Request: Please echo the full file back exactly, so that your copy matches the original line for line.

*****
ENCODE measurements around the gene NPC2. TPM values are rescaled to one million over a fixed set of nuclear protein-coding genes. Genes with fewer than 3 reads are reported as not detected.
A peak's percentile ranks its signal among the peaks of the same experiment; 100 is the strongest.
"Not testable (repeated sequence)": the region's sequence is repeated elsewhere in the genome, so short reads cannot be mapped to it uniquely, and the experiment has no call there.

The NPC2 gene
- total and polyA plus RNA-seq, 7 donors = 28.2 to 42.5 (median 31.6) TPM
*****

ENCODE measurements around the gene NPC2. TPM values are rescaled to one million over a fixed set of nuclear protein-coding genes. Genes with fewer than 3 reads are reported as not detected.
A peak's percentile ranks its signal among the peaks of the same experiment; 100 is the strongest.
"Not testable (repeated sequence)": the region's sequence is repeated elsewhere in the genome, so short reads cannot be mapped to it uniquely, and the experiment has no call there.

The NPC2 gene
- total and polyA plus RNA-seq, 7 donors = 28.2 to 42.5 (median 31.6) TPM